Systems are the essential building blocks of every successful business.
—Ron Carroll, entrepreneur, business coach
As a computer science major in college matriculating with some of the brightest students from around the world, I quickly learned that my computer programming skills were not the most economical. I could get the job done, but not in the most efficient way. I would take one hundred lines of computer programming code to do something that my peers could do in ten. Such efficiency translates into faster programs and smaller-sized files. I eventually improved my programming skills because success in technologically related fields relies largely on the ability to implement efficient systems and methodologies.
The pioneer in creating systems that increase work efficiency was Henry Ford, founder of the Ford Motor Company. Ford created an assembly-line system that enabled him to mass-produce the Model T car. Before his introduction of the assembly line in 1913, a small team of specialists made cars, and the process was lengthy. Ford’s methods, though, reduced the time from more than twelve hours to two hours and thirty minutes. His innovation put the car in the economic reach of an average family and improved productivity rates across many industries.
Not only did Ford’s system boost productivity, but it also cut the need for the jack-of-all-trades. Instead, workers on the assembly line could be specialized, which also made them easier to replace. Before the assembly line, if an employee who built most of a car was out sick, productivity would slow down and the arduous process of building a car by hand would be much more difficult to continue.
I didn’t understand the importance of building and implementing systems in business until my company had become too dependent on people. For instance, when I started my first popular website in college, I learned that a growing business that relied totally on me wasn’t sustainable. I would eventually burn out and be unable to serve the growing number of users. And if, for some reason, I couldn’t run the business, it wasn’t clear who would do what to keep it going. I had to make a change. Consequently, I created a content management tool to expedite web updates and give me more time, but even that wasn’t enough after a while. I was growing too fast and needed to bring on other people. The need for a clear system and way of doing things was obvious.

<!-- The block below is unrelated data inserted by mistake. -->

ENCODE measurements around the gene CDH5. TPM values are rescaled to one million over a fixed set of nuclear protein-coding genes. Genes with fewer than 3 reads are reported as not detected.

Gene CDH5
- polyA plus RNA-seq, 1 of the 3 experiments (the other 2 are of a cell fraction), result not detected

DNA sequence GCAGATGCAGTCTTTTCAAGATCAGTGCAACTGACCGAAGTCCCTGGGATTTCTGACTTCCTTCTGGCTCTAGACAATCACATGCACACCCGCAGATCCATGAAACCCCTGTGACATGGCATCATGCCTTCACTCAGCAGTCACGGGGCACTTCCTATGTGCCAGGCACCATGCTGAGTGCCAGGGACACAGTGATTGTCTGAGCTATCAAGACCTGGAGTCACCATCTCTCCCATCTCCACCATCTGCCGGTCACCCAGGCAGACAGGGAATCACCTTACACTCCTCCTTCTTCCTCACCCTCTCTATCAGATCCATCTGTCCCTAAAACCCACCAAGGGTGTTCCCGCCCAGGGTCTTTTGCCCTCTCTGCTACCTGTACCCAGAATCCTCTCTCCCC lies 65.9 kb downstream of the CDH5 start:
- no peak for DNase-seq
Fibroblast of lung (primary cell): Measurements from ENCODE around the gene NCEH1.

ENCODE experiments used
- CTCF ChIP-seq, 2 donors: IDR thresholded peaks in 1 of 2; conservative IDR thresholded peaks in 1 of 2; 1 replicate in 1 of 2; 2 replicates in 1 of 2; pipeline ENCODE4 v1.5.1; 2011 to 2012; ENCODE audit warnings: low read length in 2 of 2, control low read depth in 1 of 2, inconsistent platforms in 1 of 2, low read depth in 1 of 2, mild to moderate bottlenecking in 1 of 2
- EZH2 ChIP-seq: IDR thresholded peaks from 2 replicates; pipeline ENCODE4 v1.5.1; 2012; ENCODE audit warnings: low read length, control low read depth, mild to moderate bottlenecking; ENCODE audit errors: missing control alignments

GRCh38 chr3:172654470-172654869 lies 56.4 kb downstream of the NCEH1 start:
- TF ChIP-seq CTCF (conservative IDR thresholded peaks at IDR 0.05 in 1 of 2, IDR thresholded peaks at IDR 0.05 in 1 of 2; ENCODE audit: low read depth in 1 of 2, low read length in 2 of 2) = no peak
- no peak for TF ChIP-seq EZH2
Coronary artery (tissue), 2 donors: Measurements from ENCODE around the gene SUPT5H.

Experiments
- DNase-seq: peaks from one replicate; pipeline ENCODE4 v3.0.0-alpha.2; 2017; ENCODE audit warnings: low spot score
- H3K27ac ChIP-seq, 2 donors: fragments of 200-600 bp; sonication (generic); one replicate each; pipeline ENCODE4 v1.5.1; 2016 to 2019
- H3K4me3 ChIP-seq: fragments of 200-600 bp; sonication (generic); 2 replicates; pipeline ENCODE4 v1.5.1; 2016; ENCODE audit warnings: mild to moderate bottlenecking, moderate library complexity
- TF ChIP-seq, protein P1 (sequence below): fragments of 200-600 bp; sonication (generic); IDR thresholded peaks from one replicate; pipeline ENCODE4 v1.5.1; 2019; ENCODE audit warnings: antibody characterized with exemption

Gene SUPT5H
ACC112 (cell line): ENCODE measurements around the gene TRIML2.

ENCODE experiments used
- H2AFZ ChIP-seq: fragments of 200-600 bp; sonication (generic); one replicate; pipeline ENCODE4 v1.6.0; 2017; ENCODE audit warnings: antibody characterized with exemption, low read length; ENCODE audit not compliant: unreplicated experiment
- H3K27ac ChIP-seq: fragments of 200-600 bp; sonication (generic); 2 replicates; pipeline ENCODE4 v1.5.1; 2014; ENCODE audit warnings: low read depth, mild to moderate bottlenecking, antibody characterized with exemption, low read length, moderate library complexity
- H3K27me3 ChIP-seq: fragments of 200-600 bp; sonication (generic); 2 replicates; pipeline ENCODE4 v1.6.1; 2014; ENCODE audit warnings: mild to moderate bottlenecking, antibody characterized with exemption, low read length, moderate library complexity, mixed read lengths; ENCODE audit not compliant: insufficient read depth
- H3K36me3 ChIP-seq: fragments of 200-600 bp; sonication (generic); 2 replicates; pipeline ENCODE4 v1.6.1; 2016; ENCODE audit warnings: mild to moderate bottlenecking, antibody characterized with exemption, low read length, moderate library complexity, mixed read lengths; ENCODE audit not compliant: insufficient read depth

As a result of these growing pains, I learned to do two things when I begin a business venture: First, clearly separate and describe the roles in the business in written form. Second, use technology to map out and build systems that simplify and automate important tasks.
Even if you are a one-person show, take the time to delineate the roles and expectations that people in your business will play. Write a job description for crucial positions like CEO, CFO, vice president of sales, vice president of operations, and so on. You may be doing one, two, or all of these roles at the start, but this activity forces you to conceptualize how each role, not an individual person, relates to your business. As alluded to earlier, people come and go, but the functions needed to keep your business going do not.
Moreover, using technology, create process maps to visualize how you will execute different tasks. This step helps you determine where your processes can be improved and see where technology can make your processes more efficient. For example, my company uses several tools to help automate social media campaigns. Powerful tools like HootSuite enable users to manage several social media accounts through one interface, and its functionality automates messages. One person can do the work of tens or hundreds of people. This technology has made my company more efficient, saving valuable time and increasing revenues.
Being a start-up doesn’t mean you have to operate haphazardly and without systems. While some degree of organizational chaos is unavoidable, you should still create, think through, and continually optimize your systems so that you are less dependent on people. Taking this step up front puts you further along the path to reaching your goals and allows you to know you’re in the mode of building a company.